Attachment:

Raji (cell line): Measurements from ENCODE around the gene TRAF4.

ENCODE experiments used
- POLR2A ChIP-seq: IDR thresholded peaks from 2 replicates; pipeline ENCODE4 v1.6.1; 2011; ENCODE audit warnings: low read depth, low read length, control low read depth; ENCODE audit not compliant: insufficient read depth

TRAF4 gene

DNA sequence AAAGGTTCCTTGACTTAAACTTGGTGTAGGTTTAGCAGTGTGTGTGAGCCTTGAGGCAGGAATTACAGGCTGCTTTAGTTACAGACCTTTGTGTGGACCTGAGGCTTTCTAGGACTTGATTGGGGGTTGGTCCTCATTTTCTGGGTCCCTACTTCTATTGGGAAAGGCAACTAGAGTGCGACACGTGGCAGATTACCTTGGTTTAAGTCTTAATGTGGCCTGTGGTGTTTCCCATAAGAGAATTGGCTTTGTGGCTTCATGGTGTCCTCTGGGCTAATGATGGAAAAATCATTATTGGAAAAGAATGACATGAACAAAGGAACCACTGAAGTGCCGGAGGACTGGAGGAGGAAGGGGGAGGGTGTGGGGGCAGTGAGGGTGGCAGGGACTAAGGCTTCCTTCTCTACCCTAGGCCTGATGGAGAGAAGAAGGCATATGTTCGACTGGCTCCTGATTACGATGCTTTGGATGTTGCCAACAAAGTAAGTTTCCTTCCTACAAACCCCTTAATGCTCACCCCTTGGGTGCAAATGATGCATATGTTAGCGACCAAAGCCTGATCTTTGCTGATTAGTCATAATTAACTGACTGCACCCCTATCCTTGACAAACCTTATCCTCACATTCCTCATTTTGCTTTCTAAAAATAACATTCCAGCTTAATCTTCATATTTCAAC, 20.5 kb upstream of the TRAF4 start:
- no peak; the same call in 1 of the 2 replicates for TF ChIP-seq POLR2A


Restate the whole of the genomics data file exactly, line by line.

Raji (cell line): Measurements from ENCODE around the gene TRAF4.

ENCODE experiments used
- POLR2A ChIP-seq: IDR thresholded peaks from 2 replicates; pipeline ENCODE4 v1.6.1; 2011; ENCODE audit warnings: low read depth, low read length, control low read depth; ENCODE audit not compliant: insufficient read depth

TRAF4 gene

DNA sequence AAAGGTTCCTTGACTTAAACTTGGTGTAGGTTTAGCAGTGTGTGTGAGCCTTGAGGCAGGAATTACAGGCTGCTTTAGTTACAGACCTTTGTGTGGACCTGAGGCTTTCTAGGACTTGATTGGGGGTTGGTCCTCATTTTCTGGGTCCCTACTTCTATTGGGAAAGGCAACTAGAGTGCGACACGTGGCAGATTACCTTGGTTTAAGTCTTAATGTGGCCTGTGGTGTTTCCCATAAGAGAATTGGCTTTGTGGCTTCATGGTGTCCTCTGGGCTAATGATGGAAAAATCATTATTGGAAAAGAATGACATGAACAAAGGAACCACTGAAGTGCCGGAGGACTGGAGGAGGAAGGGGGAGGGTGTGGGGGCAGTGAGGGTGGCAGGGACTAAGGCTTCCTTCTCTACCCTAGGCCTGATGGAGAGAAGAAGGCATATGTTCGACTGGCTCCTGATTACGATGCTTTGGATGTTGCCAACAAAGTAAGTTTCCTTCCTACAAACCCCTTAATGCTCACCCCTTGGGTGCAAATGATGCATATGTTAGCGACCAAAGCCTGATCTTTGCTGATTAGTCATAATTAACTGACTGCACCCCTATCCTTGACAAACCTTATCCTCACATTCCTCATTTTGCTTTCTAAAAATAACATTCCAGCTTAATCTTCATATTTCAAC, 20.5 kb upstream of the TRAF4 start:
- no peak; the same call in 1 of the 2 replicates for TF ChIP-seq POLR2A